The fortress rears up on its crag against a high northern sky, sunlight glinting on the white walls of the buildings and the horns of a ram in the valley below. It is summer in Saxony; the landscape feels luxuriously mellow. But there is something sinister in the crag’s harsh side. Look closely and the entrance to an underground dungeon is visible, almost at the picture’s centre: an open hole like a dark, watching eye.
Now the viewpoint shifts, and the fortress of Königstein appears in another painting seen from the north, altogether darker and more imperious. The splendour falls on castle walls, as in some proto-Romantic ballad. Down below, a herder leans wearily against his cattle as shadowy figures disappear at dusk. A carriage turns a corner into utter darkness.
Bernardo Bellotto (1722-80) painted the fortress of Königstein again and again, like Monet at Rouen Cathedral. Each time its aspect and contents change. It is a fierce war machine or a hilltop paradise; a military citadel or an 18th-century town on a summit, not far from Dresden, full of handsome soldiers and courting couples.
Each of the five paintings in this exhibition is immense, almost 8ft wide, and overwhelming. All were commissioned by Bellotto’s most prestigious patron, Augustus III, King of Poland and Elector of Saxony. Bellotto arrived at Augustus’s court in Dresden in 1747, to paint vedute – or views. His cityscapes were so magnificently photoreal that they would be used by architects during the reconstruction of Dresden, ruined by allied bombing in the second world war.
But accuracy is hardly Bellotto’s only gift, otherwise he would have remained little more than the protege of his more famous uncle, Canaletto. The two were consistently confused, not least because Bellotto actually adopted his uncle’s name during his last working years. And a nickname painted on the frame of one of the Königstein views at the National Gallery calls him Il Canalettino – Little Canaletto, as if he were all pint-sized piazzas and canals.
Bellotto did his time in La Serenissima, but spent most of his painting life in the unfamiliar terrain of central Europe, from Dresden to Vienna and Warsaw. On the revelation of this rare show, he was more adventurous, more original and more interested in the human race. His figures are individuals rather than generalisations. His palette is far darker and more tumultuous than that of his airy, sparkling uncle. And so it is with Bellotto’s people.
In one of the views a beggar leans, weak and starving, against a wall while three passing redcoats give him the wide berth you see in London today. A man tries to bargain down the price of sex with an unimpressed woman, who stares wearily at some fixed point beyond his shoulder. A rich man in a copious wig marches ahead, accompanied by a couple of lackeys trailing an obsequious two steps behind. Public poverty everywhere coexists with private wealth at Königstein, this curiously metaphorical city on a hill. And Bellotto may be a master of Venetian vedute but he is also an Italian Hogarth, painting views of a Saxon fortress at the court of a Polish king.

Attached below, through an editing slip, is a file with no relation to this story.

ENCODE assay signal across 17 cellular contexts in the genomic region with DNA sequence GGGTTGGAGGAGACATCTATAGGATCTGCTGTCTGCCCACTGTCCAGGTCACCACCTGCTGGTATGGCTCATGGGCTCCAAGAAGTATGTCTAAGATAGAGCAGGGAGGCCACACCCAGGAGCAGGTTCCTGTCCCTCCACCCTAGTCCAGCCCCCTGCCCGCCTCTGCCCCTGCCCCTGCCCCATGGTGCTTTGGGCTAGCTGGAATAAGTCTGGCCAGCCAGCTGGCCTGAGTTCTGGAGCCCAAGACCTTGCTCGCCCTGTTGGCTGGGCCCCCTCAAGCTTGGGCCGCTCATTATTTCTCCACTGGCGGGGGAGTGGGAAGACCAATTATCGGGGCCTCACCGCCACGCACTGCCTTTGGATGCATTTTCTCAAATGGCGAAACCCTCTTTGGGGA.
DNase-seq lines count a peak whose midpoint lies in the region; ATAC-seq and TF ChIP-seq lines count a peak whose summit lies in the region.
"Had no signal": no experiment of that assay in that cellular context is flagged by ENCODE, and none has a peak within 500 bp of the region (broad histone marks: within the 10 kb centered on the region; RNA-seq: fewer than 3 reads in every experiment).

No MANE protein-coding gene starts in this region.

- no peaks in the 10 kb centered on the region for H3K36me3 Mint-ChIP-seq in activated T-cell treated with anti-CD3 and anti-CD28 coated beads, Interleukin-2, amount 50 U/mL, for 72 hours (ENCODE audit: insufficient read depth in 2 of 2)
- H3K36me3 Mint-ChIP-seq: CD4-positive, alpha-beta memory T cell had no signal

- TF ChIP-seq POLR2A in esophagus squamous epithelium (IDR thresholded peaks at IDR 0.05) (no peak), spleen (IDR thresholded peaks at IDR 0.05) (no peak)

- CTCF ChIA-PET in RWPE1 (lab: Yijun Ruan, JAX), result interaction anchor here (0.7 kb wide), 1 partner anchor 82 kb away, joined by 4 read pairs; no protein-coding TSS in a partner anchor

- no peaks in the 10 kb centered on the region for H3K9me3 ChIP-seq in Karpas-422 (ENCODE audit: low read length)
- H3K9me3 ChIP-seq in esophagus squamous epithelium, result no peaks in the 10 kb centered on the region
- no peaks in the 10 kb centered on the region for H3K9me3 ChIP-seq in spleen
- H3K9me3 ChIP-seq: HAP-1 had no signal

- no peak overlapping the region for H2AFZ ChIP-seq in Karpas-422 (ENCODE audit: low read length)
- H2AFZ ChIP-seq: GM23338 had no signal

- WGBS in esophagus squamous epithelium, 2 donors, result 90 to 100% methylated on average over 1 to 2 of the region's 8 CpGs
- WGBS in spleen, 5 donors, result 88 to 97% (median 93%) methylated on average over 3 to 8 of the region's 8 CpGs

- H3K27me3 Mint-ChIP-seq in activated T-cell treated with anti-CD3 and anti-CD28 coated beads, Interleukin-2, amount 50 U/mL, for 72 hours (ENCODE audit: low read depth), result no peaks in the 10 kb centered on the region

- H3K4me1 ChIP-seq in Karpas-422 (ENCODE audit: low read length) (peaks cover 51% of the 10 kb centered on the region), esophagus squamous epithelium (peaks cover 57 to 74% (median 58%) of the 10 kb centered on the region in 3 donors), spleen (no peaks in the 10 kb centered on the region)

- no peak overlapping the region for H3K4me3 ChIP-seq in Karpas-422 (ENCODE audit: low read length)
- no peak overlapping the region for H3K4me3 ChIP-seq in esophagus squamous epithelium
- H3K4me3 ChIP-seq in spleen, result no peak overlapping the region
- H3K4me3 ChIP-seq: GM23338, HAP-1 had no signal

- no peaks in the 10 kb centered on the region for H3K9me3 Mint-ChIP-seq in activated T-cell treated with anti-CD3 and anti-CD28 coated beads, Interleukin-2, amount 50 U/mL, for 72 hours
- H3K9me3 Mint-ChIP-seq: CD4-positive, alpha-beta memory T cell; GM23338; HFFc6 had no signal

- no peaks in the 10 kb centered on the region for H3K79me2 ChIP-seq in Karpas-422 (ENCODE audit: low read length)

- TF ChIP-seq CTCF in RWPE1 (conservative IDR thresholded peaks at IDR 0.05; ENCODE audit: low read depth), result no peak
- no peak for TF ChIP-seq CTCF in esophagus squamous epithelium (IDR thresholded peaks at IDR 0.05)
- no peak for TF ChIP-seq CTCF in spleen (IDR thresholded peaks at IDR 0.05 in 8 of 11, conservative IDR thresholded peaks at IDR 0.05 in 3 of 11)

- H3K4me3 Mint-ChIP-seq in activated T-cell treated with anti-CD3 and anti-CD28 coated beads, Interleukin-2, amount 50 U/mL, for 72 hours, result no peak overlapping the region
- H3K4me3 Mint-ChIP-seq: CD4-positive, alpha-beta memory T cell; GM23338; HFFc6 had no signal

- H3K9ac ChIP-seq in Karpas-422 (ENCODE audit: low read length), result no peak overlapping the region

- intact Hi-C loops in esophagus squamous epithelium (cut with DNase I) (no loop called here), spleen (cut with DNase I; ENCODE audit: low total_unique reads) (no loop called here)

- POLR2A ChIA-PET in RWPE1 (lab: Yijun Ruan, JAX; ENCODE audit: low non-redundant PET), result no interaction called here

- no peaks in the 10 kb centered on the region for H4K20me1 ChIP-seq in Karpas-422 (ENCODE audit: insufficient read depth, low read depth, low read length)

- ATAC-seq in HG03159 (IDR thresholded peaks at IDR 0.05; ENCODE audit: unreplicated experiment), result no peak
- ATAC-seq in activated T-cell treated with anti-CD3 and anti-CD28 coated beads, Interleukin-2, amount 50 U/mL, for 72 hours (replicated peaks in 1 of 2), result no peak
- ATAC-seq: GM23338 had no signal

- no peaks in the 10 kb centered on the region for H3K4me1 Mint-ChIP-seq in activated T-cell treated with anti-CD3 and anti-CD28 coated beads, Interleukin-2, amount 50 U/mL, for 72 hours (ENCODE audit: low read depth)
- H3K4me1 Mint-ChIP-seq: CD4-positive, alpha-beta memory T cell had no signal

Among his recent proclamations about the future of the National Gallery – from blowing £30m on a “better” welcome for visitors through the Sainsbury Wing entrance to pedestrianising the rapid road round the side of Canada House, good luck with that – its director, Gabriele Finaldi, has spoken of exhibitions as making new knowledge available to both public and scholars. The Königstein Views Reunited is an exemplary show in this respect.
You can be familiar with Bellotto’s soaring architectural cityscapes – it’s no surprise that his scenes of Rome were based on Piranesi etchings – or the pinpoint accuracy of his Dresden series without knowing how wildly Romantic, and even gothic, the artist could be.
Königstein, like Edinburgh Castle, is all ferocious rockface and underground corridors (later prisoners in the dungeon included the Russian anarchist Mikhail Bakunin and the German playwright Frank Wedekind). The brickwork is highly variable – sometimes laconically precise (when Bellotto was using a camera obscura), sometimes quickfire and liquidly expressive. Every ray of sun, however qualified by the cold northern light, has its equivalent raking shadow.
Wandering through these scenes, the eye is taken dramatically into a doorway, up to a balcony strewn with washing, or down to the facade of a church and then back out through the landscape to a dark and distant quietude beyond – a faraway land, unknown and stirring, where hermits might be found in caves, or Nosferatu in a haunted castle.
Bellotto can be properly satirical. The sculptures of donor aristocrats on the facade of the church are ridiculously pompous and camp. Fat Saxon noses go red in the cold. Conversations stall. Bored children drag on the arms of their parents. Part of the fortress was a massive 60,000-gallon wine cask in a cellar. Outside, drunks gather, waiting to forget their sorrows.
Trysts succeed and fail; pot plants slowly decline on high windowsills. Carts bring food effortfully up to the fortress. But down below, where we are, at eye level, the rural world continues through the seasons as if the big people had nothing to do with them. And in some profound sense this was true.
Bellotto found himself caught up in the seven years’ war, in which the French, British and Spanish fought over colonies in the New World and Augustus found himself allied with Russia and Austria against Frederick the Great of Prussia. Holed up in Königstein, the elector watched his power fade away. And he never even saw this cycle of paintings, having fled to Poland before they were finished. They fetched up in Britain, and later America, and are reunited here for the first time since their making. Art, and history, are seen anew: Königstein an awesome emblem of Augustus’s power even as it was fatally waning.